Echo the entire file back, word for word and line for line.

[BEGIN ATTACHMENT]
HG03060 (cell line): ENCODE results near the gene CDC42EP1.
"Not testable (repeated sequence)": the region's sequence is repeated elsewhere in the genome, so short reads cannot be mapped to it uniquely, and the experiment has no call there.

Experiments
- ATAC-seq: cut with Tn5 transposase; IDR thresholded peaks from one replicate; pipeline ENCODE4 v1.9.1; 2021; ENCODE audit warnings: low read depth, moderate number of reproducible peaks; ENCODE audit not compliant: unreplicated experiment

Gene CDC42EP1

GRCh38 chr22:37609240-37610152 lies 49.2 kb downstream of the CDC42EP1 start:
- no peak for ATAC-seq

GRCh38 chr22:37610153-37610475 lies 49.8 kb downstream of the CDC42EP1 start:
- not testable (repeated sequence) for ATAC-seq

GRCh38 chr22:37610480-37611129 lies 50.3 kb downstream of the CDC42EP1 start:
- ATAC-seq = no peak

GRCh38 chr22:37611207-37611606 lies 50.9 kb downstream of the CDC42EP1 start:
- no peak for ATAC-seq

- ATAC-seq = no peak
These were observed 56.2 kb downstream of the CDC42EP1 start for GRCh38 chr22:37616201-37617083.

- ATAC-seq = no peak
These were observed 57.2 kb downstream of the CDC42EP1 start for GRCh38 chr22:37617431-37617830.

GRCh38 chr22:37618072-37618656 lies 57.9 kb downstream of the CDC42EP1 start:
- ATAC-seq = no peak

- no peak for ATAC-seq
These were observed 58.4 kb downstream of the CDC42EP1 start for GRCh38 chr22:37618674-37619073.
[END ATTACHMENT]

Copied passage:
HG03060 (cell line): ENCODE results near the gene CDC42EP1.
"Not testable (repeated sequence)": the region's sequence is repeated elsewhere in the genome, so short reads cannot be mapped to it uniquely, and the experiment has no call there.

Experiments
- ATAC-seq: cut with Tn5 transposase; IDR thresholded peaks from one replicate; pipeline ENCODE4 v1.9.1; 2021; ENCODE audit warnings: low read depth, moderate number of reproducible peaks; ENCODE audit not compliant: unreplicated experiment

Gene CDC42EP1

GRCh38 chr22:37609240-37610152 lies 49.2 kb downstream of the CDC42EP1 start:
- no peak for ATAC-seq

GRCh38 chr22:37610153-37610475 lies 49.8 kb downstream of the CDC42EP1 start:
- not testable (repeated sequence) for ATAC-seq

GRCh38 chr22:37610480-37611129 lies 50.3 kb downstream of the CDC42EP1 start:
- ATAC-seq = no peak

GRCh38 chr22:37611207-37611606 lies 50.9 kb downstream of the CDC42EP1 start:
- no peak for ATAC-seq

- ATAC-seq = no peak
These were observed 56.2 kb downstream of the CDC42EP1 start for GRCh38 chr22:37616201-37617083.

- ATAC-seq = no peak
These were observed 57.2 kb downstream of the CDC42EP1 start for GRCh38 chr22:37617431-37617830.

GRCh38 chr22:37618072-37618656 lies 57.9 kb downstream of the CDC42EP1 start:
- ATAC-seq = no peak

- no peak for ATAC-seq
These were observed 58.4 kb downstream of the CDC42EP1 start for GRCh38 chr22:37618674-37619073.